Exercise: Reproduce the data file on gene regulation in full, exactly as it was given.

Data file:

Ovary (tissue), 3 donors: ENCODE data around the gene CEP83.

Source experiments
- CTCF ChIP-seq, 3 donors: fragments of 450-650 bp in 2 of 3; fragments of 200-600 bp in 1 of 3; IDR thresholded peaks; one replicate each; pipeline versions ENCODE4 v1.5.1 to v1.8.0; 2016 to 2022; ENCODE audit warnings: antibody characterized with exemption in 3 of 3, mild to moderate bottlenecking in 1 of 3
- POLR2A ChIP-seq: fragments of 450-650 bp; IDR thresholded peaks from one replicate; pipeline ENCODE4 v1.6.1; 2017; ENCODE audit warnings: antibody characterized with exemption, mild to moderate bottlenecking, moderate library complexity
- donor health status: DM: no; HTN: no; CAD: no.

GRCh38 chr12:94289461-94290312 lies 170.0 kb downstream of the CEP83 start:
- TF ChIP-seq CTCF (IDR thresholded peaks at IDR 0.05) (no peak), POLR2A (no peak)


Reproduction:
Ovary (tissue), 3 donors: ENCODE data around the gene CEP83.

Source experiments
- CTCF ChIP-seq, 3 donors: fragments of 450-650 bp in 2 of 3; fragments of 200-600 bp in 1 of 3; IDR thresholded peaks; one replicate each; pipeline versions ENCODE4 v1.5.1 to v1.8.0; 2016 to 2022; ENCODE audit warnings: antibody characterized with exemption in 3 of 3, mild to moderate bottlenecking in 1 of 3
- POLR2A ChIP-seq: fragments of 450-650 bp; IDR thresholded peaks from one replicate; pipeline ENCODE4 v1.6.1; 2017; ENCODE audit warnings: antibody characterized with exemption, mild to moderate bottlenecking, moderate library complexity
- donor health status: DM: no; HTN: no; CAD: no.

GRCh38 chr12:94289461-94290312 lies 170.0 kb downstream of the CEP83 start:
- TF ChIP-seq CTCF (IDR thresholded peaks at IDR 0.05) (no peak), POLR2A (no peak)